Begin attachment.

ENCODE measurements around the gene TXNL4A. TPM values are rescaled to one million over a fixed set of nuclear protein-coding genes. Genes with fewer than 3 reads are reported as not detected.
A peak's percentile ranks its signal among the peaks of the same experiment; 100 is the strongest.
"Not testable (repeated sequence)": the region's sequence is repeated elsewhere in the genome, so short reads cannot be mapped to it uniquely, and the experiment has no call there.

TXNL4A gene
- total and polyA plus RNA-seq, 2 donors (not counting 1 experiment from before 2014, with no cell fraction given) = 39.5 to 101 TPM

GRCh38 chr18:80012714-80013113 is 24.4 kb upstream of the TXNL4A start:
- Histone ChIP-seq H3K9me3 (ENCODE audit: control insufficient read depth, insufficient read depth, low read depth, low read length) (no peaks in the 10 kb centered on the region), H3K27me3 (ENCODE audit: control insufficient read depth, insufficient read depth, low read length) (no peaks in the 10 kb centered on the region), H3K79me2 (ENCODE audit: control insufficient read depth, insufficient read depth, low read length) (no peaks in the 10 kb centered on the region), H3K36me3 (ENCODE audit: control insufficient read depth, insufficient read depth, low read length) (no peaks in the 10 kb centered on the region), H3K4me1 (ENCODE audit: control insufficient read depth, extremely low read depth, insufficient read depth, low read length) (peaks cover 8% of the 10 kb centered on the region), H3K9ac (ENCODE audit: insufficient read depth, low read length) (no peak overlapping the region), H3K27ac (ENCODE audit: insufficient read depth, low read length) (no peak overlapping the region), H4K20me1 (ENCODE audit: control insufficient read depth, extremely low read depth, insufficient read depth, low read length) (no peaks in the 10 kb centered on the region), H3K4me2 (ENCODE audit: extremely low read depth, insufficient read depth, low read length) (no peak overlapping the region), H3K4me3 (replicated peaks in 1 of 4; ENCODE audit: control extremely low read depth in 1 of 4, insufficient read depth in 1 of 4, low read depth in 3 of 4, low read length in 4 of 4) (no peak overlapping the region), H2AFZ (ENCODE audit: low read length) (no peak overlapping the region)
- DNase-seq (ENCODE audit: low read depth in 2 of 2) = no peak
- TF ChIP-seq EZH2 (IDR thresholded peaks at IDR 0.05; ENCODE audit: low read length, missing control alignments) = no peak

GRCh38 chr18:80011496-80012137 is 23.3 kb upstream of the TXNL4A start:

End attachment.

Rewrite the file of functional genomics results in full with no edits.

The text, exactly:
ENCODE measurements around the gene TXNL4A. TPM values are rescaled to one million over a fixed set of nuclear protein-coding genes. Genes with fewer than 3 reads are reported as not detected.
A peak's percentile ranks its signal among the peaks of the same experiment; 100 is the strongest.
"Not testable (repeated sequence)": the region's sequence is repeated elsewhere in the genome, so short reads cannot be mapped to it uniquely, and the experiment has no call there.

TXNL4A gene
- total and polyA plus RNA-seq, 2 donors (not counting 1 experiment from before 2014, with no cell fraction given) = 39.5 to 101 TPM

GRCh38 chr18:80012714-80013113 is 24.4 kb upstream of the TXNL4A start:
- Histone ChIP-seq H3K9me3 (ENCODE audit: control insufficient read depth, insufficient read depth, low read depth, low read length) (no peaks in the 10 kb centered on the region), H3K27me3 (ENCODE audit: control insufficient read depth, insufficient read depth, low read length) (no peaks in the 10 kb centered on the region), H3K79me2 (ENCODE audit: control insufficient read depth, insufficient read depth, low read length) (no peaks in the 10 kb centered on the region), H3K36me3 (ENCODE audit: control insufficient read depth, insufficient read depth, low read length) (no peaks in the 10 kb centered on the region), H3K4me1 (ENCODE audit: control insufficient read depth, extremely low read depth, insufficient read depth, low read length) (peaks cover 8% of the 10 kb centered on the region), H3K9ac (ENCODE audit: insufficient read depth, low read length) (no peak overlapping the region), H3K27ac (ENCODE audit: insufficient read depth, low read length) (no peak overlapping the region), H4K20me1 (ENCODE audit: control insufficient read depth, extremely low read depth, insufficient read depth, low read length) (no peaks in the 10 kb centered on the region), H3K4me2 (ENCODE audit: extremely low read depth, insufficient read depth, low read length) (no peak overlapping the region), H3K4me3 (replicated peaks in 1 of 4; ENCODE audit: control extremely low read depth in 1 of 4, insufficient read depth in 1 of 4, low read depth in 3 of 4, low read length in 4 of 4) (no peak overlapping the region), H2AFZ (ENCODE audit: low read length) (no peak overlapping the region)
- DNase-seq (ENCODE audit: low read depth in 2 of 2) = no peak
- TF ChIP-seq EZH2 (IDR thresholded peaks at IDR 0.05; ENCODE audit: low read length, missing control alignments) = no peak

GRCh38 chr18:80011496-80012137 is 23.3 kb upstream of the TXNL4A start: